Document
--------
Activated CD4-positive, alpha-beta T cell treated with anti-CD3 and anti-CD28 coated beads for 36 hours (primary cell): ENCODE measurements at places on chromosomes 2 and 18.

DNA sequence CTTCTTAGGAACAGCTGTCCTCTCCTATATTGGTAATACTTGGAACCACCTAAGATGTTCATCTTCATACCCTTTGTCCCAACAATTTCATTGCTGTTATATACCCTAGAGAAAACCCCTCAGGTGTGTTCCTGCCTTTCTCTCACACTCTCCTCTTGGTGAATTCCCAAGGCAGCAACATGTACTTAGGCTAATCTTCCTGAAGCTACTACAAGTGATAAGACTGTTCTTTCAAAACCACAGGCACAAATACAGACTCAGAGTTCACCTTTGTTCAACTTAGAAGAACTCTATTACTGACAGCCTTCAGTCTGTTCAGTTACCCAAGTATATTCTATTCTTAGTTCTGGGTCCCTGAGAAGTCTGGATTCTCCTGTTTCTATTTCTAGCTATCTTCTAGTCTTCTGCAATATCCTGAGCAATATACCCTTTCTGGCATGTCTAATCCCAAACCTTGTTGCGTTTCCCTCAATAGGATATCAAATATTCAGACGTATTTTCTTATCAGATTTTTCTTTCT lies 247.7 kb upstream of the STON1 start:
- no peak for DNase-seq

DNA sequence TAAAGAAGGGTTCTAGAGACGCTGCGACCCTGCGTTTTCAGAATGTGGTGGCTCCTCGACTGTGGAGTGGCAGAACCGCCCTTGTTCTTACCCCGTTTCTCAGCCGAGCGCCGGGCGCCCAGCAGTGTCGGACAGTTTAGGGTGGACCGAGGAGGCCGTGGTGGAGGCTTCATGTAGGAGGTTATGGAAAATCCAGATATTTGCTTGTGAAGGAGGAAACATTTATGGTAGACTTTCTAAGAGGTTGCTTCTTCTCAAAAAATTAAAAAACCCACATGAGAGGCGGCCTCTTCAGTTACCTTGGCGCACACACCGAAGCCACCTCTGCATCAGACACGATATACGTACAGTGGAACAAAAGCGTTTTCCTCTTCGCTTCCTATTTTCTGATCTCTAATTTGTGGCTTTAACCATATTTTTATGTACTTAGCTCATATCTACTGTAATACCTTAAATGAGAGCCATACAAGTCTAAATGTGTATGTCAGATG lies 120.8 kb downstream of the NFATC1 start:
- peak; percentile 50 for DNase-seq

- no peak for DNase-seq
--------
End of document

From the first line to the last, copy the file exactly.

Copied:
Activated CD4-positive, alpha-beta T cell treated with anti-CD3 and anti-CD28 coated beads for 36 hours (primary cell): ENCODE measurements at places on chromosomes 2 and 18.

DNA sequence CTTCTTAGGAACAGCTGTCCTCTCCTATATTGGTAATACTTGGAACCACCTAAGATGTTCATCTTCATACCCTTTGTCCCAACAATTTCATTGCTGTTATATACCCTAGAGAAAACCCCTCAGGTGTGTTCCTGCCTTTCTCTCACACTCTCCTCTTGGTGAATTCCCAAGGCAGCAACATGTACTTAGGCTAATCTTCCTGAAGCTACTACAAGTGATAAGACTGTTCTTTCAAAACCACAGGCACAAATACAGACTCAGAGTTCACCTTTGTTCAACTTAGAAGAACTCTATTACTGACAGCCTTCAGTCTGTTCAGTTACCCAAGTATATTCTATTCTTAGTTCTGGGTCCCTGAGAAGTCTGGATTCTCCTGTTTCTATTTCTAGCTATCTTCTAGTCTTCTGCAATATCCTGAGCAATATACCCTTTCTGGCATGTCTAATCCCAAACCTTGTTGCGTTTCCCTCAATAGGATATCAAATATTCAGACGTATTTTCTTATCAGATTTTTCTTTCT lies 247.7 kb upstream of the STON1 start:
- no peak for DNase-seq

DNA sequence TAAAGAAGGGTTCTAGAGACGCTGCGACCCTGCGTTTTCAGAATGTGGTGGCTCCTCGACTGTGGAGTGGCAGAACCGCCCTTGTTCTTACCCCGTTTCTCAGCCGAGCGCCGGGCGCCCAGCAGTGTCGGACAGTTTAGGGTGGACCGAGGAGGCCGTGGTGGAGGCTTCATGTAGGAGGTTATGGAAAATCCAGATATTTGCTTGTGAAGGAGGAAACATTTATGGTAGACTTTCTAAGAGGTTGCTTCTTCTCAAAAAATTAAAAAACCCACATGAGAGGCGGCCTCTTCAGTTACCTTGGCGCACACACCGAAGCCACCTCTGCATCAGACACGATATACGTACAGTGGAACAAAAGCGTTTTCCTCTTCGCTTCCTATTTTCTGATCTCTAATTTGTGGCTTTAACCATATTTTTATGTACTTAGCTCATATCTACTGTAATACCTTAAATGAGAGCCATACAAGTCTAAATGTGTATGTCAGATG lies 120.8 kb downstream of the NFATC1 start:
- peak; percentile 50 for DNase-seq

- no peak for DNase-seq